The book also shows the harsh reality many people learn to come to terms with and that's the way everyone changes as they grow older. 

"No, this, she felt, was real life and if she wasn't as curious or as passionate as she had once been, that was only to be expected. It would be inappropriate, undignified at thirty-eight, to conduct friendships or love affairs with the ardour and intensity of a twenty-two-year-old. Falling in love like that? Writing poetry, crying at pop songs? Dragging people into photo-booths, taking a whole day to make a compilation tape, asking people if they wanted to share your bed, just for company? If you quoted Bob Dylan or T.S. Eliot or, God forbid, Brecht at someone these days they would smile politely and step quietly backwards, and who would blame them? Ridiculous, at thirty-eight, to expect a song or book or film to change your life."

"Finally, she loved someone and felt fairly confident that she was loved in return. If someone asked Emma as they sometimes did at parties, how she and [Dexter] met, she told them:

"We grew up together"

I can't imagine what that would feel like. To have the luxury to say that somebody whom you're still very close to was someone you grew up with. You've known for so long and still they haven't gotten sick of you. They had options, they went out and saw the world and travelled but they came back to you. And not just for the "lack of a better alternative" but because they realized that you are what they want or need. That's just fuxking wonderful. My psychology teacher once said something during a psychology tester session and it was along the lines of the fact that the majority of the friends we have now are only our friends because they happen to be there; we see them regularly either at school or at work and that leads us to thinking that we actually get along with these people.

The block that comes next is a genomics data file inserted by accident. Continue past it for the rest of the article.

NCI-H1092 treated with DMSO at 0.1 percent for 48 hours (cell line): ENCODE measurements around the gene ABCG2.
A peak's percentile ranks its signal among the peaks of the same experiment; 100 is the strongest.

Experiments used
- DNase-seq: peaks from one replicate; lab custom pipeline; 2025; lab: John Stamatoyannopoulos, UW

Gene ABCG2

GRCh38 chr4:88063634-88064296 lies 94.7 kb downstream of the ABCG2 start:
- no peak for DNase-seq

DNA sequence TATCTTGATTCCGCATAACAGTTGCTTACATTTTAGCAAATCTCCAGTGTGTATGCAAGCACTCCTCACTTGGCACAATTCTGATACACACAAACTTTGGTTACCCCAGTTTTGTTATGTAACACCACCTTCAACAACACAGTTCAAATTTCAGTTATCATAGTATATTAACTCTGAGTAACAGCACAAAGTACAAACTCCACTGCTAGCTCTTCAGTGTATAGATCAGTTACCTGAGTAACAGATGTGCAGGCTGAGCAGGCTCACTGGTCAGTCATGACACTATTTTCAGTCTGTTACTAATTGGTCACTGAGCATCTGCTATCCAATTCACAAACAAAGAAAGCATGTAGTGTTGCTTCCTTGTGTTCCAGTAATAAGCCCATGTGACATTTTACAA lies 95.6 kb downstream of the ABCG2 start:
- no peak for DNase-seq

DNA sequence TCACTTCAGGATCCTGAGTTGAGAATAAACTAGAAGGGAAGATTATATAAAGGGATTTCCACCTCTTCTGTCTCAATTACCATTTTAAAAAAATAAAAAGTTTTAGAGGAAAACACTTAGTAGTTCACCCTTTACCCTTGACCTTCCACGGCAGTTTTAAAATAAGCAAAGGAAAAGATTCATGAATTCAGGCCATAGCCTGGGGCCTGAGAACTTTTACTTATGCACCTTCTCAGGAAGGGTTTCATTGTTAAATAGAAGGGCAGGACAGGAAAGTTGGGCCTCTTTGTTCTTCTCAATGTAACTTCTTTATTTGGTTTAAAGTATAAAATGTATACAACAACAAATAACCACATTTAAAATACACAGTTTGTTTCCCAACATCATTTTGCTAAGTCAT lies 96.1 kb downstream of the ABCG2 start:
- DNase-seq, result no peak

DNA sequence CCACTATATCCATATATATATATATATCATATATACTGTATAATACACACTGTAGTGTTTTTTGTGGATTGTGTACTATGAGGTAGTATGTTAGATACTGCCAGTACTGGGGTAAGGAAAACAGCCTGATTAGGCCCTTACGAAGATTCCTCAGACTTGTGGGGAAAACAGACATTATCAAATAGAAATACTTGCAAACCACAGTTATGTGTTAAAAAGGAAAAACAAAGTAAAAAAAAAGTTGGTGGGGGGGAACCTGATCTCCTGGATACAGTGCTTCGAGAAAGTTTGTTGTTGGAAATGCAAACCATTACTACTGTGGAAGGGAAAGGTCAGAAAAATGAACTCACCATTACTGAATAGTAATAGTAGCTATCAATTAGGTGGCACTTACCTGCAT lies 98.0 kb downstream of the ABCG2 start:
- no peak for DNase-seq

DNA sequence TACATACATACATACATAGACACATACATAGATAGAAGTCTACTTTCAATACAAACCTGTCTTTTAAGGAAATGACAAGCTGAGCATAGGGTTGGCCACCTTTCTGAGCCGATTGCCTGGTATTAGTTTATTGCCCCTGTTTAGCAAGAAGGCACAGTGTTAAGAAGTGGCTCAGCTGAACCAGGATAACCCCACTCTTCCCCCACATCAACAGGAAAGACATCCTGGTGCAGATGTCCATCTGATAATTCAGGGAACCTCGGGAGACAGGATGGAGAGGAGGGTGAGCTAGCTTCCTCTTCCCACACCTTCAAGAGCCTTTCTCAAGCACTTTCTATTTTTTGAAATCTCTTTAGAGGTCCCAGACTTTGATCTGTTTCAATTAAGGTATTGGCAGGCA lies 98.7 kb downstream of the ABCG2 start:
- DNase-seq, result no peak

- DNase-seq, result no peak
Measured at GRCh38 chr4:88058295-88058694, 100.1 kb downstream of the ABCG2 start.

But I had a few problems with that. Sure, some people I think I'm friends with now, I wouldn't be friends with if I had a wide selection of a choice, but I don't. You never have your pick from the whole world, you choose your friends out of the people you know at a certain time in your life when you live in a certain place, so your selection is the people around you. But the fact that if somebody had the chance to travel the world and meet many people from all sorts of cultural backgrounds and then come back to someone they met before they had seen all that and still feel the same way about them, there's definitely something there. 

I'm struggling with summing up this goddamn point and I don't know why, the word arrangement in my head is just not cooperating with me right now.

But in context of the book, Emma and Dexter go on to lead their separate lives after they first meet each other and I feel like Emma expressed that feeling of happiness and frustration best here:

"And then she frowned, and shook her head, then put her arms around him once more, pressing her face into his shoulder, making a noise that sounded almost like rage.
'What's up?' he asked.
'Nothing. Oh, nothing. Just...' She looked up at him. 'I thought I'd finally got rid of you.'
'I don't think you can.' he said"

Their feelings towards each other had only gotten stronger over time and just when she thought she had finally got him out of her head and found someone else whom she was more content being with, he came along and unlocked the drawer of thoughts that she had locked up after it had seemed to her that they were definitely not going to end up together. After all, what were the odds?

And lastly, I felt like this one line described an entire mental and emotional state that I've encountered so much but was never quite able to phrase it right:

"The moment held a kind of glorious confusion."

Ah, this book was definitely a mini milestone and I know I'm going to come back to it a lot more in the future because it feels timeless. It's not a storyline with one specific and identified conflict, it's life, and that's just one mix of conflicts and moments and memories and ah. I loved it.